The importance of bringing technology into learning in healthcare


Technology has undoubtedly and irreparably changed all aspects of our lives, from personal to professional. Unsurprisingly, it has also extended to many areas of healthcare, with research by the World Economic Forum (WEF) showing that between 2018 and 2022 there is an expected 87 percent adoption of user and entity big data analytics and 67 percent of Internet of Things, among others, in global health and healthcare.

This indicates widespread uptake of technology in the coming years and illustrates the need to incorporate technology in health education to ensure that the future workforce is adequately equipped, as well as to fully harness the power of technology to disrupt and improve the way individuals learn as we move deeper into the digital economy.The disruptive and transformative power of technology in education is driven primarily by the fact that technology has the ability to make learning more interactive, collaborative and interesting. It also provides much-needed skills like critical thinking, analysis and problem-solving that people need in a rapidly evolving world.

Nursing and health sciences are, of course, not immune to the transformative capabilities of technology in education.The health industry is recognising more and more that it is critical for modern nurses and health practitioners to be highly trained and well-educated critical thinkers able to make complex clinical decisions – and there is an increasing recognition that the most effective way to produce these kinds of practitioners is to utilise technology in their education.

The transformative power of technology in nursing education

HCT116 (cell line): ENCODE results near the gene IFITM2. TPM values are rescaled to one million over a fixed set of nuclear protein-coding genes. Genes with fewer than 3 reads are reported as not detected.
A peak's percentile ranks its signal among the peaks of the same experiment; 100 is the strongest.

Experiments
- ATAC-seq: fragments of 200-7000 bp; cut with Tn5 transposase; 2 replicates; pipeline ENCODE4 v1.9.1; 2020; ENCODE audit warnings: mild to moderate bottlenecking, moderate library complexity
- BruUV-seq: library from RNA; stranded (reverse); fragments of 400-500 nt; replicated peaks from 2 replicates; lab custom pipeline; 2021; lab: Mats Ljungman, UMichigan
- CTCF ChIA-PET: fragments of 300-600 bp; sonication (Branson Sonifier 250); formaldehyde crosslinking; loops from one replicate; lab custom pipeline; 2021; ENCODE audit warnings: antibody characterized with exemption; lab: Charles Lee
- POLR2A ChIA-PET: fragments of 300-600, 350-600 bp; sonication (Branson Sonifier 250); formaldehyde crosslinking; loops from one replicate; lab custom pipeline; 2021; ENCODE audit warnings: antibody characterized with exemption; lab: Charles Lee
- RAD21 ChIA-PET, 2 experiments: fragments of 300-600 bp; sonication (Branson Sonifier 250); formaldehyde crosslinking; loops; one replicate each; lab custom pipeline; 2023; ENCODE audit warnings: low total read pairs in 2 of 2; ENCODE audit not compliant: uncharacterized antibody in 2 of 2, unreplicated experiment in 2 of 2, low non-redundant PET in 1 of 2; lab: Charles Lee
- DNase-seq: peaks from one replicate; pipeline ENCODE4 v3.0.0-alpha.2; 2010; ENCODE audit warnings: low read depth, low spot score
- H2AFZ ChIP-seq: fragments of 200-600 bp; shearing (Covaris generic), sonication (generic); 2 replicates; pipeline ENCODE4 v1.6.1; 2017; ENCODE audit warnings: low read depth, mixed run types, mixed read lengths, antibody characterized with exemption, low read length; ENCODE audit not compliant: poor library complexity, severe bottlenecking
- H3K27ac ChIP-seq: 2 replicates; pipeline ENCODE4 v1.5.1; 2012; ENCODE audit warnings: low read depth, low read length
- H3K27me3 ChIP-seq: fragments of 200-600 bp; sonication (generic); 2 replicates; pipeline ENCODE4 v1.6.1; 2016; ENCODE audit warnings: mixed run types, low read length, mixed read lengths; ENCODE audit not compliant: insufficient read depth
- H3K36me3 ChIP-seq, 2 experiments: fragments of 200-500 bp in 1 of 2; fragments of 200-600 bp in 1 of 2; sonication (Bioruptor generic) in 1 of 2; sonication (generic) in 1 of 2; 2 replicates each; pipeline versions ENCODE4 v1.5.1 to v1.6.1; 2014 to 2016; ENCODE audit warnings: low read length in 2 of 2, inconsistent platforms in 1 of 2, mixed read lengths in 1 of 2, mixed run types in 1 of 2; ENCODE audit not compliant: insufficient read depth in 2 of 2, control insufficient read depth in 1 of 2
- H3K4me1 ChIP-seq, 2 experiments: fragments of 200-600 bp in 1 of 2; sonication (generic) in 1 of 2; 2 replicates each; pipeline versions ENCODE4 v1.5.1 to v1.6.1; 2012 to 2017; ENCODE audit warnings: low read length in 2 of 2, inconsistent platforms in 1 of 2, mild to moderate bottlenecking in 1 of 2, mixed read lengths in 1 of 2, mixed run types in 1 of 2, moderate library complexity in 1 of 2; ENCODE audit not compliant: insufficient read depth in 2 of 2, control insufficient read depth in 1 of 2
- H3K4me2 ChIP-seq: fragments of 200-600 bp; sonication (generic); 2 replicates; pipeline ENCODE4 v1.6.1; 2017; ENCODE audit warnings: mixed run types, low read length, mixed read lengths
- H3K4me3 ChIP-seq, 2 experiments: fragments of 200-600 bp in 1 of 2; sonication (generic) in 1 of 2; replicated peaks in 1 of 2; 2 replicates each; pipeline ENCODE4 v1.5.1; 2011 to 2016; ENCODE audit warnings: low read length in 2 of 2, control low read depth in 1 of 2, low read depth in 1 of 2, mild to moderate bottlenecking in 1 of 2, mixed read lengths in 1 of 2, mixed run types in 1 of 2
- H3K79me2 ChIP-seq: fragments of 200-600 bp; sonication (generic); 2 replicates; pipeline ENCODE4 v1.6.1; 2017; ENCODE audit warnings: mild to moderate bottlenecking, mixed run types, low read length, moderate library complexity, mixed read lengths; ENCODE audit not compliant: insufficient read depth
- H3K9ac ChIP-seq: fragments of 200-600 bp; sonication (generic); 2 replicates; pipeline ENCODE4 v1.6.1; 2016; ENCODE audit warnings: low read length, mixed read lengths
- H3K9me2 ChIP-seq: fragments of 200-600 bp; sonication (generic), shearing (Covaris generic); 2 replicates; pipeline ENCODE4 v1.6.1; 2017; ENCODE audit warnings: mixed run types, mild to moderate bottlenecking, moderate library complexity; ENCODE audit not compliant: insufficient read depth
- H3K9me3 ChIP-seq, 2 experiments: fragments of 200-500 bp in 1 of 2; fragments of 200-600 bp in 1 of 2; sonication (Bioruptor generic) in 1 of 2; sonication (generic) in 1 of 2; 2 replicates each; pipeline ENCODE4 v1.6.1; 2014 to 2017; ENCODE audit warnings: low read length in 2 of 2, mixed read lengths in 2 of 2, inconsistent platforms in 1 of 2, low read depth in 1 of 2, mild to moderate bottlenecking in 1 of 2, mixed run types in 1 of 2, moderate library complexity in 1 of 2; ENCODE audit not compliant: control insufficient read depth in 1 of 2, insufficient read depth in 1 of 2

The Life College of Learning, which was established by Life Healthcare in 1998, has made technology and innovation its strategic focus for this reason and continuously implements programmes and initiatives that make use of the latest and most advanced technology.

Since 2013, for example, the college has upgraded the simulation rooms and digital education systems at each of its seven learning centres across the country so that innovative teaching and learning methodologies are used to promote student theory practice integration and improved cognitive thinking.As a result, the college now makes use of an advanced electronic learning programme that is conducive to learning and self-study as it is visual and interactive. The programme is a 3D human anatomy and physiology software used for teaching, learning and presenting.

Simulation, which is a vital part of healthcare training because of the ability to create real-world scenarios in a controlled and non-threatening environment, benefits broadly from the use of technology because tech facilitates the simulation of specific characteristics or behaviour of patients or illnesses.This allows students to get much-needed exposure to and practice life-saving skills without adverse consequences. These skills include basic and advanced nursing capabilities, a variety of wound care procedures, and labour, delivery and midwifery skills.

As the college continues to prioritise and advance technology and innovation in driving clinical competency, it is able to adapt and keep up with the ever-changing healthcare system.In this way, the college is engaging and connecting with potential nursing students and nursing professionals by increasing access to education resources and digital learning platforms – by introducing online options.